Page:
Resources Church-Related Topics Physical and Environmental Accessibility Center for an Accessible Society: www.accessiblesociety.org. Funded by the National Institute on Disability and Rehabilitation Research. Focuses on research and public education concerning disability and independent living issues.

Greenstein, Doreen. Backyards and Butterflies: Ways to Include Children with Disabilities in Outdoor Activities. Ithaca, NY: New York State Rural Health and Safety Council, 1993. This excellent manual by a Unitarian Universalist author for children and parents provides colorful pictures and easy-to-read instructions on projects that families of children with disabilities can do outdoors.

Stratton, Peter A., and Michael J. Crosbe, eds. A Basic Guide for Fair Housing Accessibility: Everything Architects and Builders Need to Know about the Fair Housing Act Accessibility Guidelines. New York: John Wiley and Sons, 2001.

Terry, Evan, ed. Pocket Guide to the ADA: American with Disabilities Act Accessibility Guidelines for Building and Facilities. Rev. ed. New York: John Wiley and Sons, 1997.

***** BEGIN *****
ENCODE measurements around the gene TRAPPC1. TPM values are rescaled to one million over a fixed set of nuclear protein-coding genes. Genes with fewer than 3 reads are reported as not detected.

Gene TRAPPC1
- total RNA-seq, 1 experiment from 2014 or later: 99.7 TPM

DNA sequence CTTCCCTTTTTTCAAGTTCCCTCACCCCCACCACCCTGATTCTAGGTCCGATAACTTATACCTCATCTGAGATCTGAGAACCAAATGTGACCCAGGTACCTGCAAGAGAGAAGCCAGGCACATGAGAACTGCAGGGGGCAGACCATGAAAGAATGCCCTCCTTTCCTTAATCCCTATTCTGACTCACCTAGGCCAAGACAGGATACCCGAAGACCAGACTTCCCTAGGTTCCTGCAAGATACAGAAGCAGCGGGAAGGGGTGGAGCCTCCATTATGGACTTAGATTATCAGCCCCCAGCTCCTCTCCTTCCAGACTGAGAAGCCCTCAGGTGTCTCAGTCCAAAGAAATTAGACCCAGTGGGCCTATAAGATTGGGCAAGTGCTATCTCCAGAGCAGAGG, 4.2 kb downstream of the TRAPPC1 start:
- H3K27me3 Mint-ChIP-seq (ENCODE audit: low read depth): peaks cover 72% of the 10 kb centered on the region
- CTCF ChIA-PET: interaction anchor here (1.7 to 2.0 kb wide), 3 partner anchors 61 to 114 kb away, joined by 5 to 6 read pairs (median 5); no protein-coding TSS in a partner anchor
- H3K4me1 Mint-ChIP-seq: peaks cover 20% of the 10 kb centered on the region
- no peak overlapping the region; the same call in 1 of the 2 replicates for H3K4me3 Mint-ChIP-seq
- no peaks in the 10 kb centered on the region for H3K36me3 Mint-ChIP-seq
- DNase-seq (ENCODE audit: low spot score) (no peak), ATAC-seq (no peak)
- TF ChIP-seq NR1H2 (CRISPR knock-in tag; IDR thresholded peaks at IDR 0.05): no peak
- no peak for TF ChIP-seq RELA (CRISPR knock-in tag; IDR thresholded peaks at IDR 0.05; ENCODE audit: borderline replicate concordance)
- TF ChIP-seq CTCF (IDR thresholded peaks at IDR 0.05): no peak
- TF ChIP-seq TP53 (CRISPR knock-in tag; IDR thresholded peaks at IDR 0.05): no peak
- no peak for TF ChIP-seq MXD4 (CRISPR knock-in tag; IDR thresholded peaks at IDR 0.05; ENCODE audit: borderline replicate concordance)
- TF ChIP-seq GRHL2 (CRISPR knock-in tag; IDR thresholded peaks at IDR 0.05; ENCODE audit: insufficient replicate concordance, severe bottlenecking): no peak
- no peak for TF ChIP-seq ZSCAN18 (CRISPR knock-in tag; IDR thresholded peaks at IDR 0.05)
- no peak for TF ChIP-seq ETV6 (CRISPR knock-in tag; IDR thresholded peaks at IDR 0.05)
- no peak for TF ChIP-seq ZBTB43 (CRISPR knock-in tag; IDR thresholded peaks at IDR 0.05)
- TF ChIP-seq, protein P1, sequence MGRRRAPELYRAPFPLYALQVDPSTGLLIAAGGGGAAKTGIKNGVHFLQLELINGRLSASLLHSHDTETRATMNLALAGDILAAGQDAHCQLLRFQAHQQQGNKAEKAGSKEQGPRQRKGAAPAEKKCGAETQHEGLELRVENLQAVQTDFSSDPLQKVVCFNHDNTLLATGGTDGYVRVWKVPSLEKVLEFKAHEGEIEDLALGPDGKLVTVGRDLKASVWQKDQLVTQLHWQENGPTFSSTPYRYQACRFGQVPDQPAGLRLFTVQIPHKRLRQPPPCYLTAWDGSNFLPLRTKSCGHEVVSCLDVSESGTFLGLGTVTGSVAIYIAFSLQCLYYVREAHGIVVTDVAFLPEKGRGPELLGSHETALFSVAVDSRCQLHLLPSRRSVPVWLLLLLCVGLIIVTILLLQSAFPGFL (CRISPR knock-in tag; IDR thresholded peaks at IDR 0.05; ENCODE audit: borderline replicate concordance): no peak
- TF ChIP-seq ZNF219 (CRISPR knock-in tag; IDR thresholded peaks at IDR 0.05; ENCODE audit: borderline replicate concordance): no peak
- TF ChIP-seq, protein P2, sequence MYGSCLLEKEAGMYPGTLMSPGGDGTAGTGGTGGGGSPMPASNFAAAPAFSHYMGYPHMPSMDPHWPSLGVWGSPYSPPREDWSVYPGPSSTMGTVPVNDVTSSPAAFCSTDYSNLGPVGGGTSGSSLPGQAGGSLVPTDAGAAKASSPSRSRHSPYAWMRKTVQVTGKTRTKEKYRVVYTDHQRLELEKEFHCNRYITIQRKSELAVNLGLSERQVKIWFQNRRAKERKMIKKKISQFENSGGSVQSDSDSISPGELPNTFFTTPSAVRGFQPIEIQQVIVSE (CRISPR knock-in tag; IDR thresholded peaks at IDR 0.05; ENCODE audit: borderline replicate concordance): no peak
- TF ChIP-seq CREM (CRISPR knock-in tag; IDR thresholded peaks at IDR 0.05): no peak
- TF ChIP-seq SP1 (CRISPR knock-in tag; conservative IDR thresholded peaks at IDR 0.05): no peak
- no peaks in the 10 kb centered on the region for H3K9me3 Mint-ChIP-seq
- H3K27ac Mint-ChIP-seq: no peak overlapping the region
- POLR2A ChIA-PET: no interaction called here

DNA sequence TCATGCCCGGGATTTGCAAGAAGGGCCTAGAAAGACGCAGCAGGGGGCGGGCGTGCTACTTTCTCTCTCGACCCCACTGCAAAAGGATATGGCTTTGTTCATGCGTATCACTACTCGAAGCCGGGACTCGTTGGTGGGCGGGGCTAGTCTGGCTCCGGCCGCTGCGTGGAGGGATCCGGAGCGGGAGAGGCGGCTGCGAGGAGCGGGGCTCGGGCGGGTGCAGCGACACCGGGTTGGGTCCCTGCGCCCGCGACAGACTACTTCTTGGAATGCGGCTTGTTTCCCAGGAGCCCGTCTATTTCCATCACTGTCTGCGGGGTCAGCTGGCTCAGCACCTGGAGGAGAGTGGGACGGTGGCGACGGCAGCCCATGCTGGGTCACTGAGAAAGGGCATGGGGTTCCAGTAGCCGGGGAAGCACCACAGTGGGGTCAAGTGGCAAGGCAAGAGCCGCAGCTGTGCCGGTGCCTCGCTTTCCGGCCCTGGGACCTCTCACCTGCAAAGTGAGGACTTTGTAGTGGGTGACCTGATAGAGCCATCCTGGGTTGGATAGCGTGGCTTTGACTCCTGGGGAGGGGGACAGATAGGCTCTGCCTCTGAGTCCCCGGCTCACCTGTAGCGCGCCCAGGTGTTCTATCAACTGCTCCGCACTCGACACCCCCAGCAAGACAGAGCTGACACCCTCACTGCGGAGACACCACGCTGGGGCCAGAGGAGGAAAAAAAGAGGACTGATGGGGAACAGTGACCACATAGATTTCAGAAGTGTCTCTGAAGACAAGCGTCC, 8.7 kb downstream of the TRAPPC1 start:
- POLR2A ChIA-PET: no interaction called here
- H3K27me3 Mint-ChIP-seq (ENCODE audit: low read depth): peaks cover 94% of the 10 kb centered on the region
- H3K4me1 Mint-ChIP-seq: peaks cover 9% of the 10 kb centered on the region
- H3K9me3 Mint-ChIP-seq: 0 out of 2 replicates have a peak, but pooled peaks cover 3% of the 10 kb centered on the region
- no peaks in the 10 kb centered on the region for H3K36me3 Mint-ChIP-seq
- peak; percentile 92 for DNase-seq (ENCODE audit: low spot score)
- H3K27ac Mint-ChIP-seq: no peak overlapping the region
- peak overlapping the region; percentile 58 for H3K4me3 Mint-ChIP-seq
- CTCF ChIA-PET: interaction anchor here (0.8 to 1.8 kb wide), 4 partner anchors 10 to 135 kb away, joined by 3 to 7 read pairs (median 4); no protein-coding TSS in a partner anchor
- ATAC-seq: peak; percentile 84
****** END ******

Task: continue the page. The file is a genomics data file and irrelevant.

United States Access Board: www.access-board.gov. An independent federal agency committed to accessible design. Provides information on laws, technical assistance, and training.

Spiritual Accessibility Bolduc, Kathleen Deyer. His Name Is Joel: Searching for God in a Son’s Disability. Louisville, KY: Bridge Resources, 1999. A mother’s passionate portrayal of her faith journey concerning her child with severe disabilities.

–  –  –

Bolduc, Kathleen Deyer. A Place Called Acceptance: Ministry with Families of Children with Disabilities. Louisville, KY: Bridge Associates, 2001. Information on how churches can be welcoming places for children with disabilities Eisland, Nancy L., and Don E. Saliers, eds. Human Disability and the Service of God: Reassessing Religious Practice. Nashville, TN: Abingdon, 1998. A Christian perspective on the theological and spiritual call for churches to minister to people with disabilities National Organization on Disability. That All May Worship: An Interfaith Welcome to People with Disabilities. Washington, DC: Author, 1997. Basic information on welcoming people with disabilities into churches.

Newman, Gene, and Joni Eareckson Tada. All God’s Children: Ministry with Disabled Persons. Grand Rapids, MI: Zondervan, 1993. Simple steps for welcoming people with disabilities into churches.

Senelick, Richard C., and Karla Cougherty. Beyond Please and Thank You:

Disability Sensitivity Handbook for Families, Co-Workers and Friends.